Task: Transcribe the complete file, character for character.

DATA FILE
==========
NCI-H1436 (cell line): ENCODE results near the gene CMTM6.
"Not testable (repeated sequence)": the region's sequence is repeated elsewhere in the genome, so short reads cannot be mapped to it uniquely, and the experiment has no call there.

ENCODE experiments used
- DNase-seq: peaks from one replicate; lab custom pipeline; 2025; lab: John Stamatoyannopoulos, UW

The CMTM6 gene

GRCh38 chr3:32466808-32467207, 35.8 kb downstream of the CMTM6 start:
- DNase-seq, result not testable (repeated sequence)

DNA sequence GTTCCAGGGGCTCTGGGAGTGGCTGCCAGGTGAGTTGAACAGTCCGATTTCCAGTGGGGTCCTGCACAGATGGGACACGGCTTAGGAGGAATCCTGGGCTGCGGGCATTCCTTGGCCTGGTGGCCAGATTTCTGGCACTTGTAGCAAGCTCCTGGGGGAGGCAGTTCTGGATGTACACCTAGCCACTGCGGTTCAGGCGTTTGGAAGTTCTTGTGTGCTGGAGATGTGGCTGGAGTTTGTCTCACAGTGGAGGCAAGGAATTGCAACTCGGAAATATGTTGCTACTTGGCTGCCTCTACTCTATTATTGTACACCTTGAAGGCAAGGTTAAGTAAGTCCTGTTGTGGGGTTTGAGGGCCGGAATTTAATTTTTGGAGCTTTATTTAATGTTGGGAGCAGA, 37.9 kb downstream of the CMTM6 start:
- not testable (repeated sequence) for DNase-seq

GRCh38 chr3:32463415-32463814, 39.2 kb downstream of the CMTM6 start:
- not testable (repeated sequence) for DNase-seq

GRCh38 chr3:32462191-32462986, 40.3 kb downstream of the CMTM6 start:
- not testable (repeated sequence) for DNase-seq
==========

NCI-H1436 (cell line): ENCODE results near the gene CMTM6.
"Not testable (repeated sequence)": the region's sequence is repeated elsewhere in the genome, so short reads cannot be mapped to it uniquely, and the experiment has no call there.

ENCODE experiments used
- DNase-seq: peaks from one replicate; lab custom pipeline; 2025; lab: John Stamatoyannopoulos, UW

The CMTM6 gene

GRCh38 chr3:32466808-32467207, 35.8 kb downstream of the CMTM6 start:
- DNase-seq, result not testable (repeated sequence)

DNA sequence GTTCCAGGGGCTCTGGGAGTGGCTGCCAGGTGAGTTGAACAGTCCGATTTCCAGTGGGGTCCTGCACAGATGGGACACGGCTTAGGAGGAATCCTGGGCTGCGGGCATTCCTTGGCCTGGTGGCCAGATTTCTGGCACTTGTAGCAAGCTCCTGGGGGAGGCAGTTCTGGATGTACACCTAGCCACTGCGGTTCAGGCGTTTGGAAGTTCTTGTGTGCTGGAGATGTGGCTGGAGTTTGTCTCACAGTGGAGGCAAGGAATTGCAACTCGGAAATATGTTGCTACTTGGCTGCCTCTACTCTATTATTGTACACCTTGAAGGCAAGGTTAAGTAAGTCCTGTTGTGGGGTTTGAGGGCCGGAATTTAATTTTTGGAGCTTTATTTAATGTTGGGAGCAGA, 37.9 kb downstream of the CMTM6 start:
- not testable (repeated sequence) for DNase-seq

GRCh38 chr3:32463415-32463814, 39.2 kb downstream of the CMTM6 start:
- not testable (repeated sequence) for DNase-seq

GRCh38 chr3:32462191-32462986, 40.3 kb downstream of the CMTM6 start:
- not testable (repeated sequence) for DNase-seq